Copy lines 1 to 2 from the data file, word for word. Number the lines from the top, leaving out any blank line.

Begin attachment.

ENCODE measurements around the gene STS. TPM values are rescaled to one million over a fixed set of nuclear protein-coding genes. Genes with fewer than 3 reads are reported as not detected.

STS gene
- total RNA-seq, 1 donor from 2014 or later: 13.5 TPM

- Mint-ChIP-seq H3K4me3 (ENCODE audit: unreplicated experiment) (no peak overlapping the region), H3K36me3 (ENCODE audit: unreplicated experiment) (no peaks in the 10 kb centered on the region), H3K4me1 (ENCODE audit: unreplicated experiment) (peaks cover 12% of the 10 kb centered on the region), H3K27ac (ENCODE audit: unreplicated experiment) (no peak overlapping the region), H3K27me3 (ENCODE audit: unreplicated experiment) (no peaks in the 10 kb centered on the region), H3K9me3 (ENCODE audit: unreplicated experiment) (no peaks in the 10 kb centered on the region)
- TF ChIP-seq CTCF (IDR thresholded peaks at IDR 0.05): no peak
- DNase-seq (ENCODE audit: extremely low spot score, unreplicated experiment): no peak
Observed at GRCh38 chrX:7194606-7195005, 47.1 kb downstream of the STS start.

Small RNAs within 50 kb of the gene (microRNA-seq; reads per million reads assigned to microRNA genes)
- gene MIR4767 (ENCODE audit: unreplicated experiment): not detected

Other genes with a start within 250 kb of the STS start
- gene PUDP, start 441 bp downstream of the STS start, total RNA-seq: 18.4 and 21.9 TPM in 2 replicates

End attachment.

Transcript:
ENCODE measurements around the gene STS. TPM values are rescaled to one million over a fixed set of nuclear protein-coding genes. Genes with fewer than 3 reads are reported as not detected.

STS gene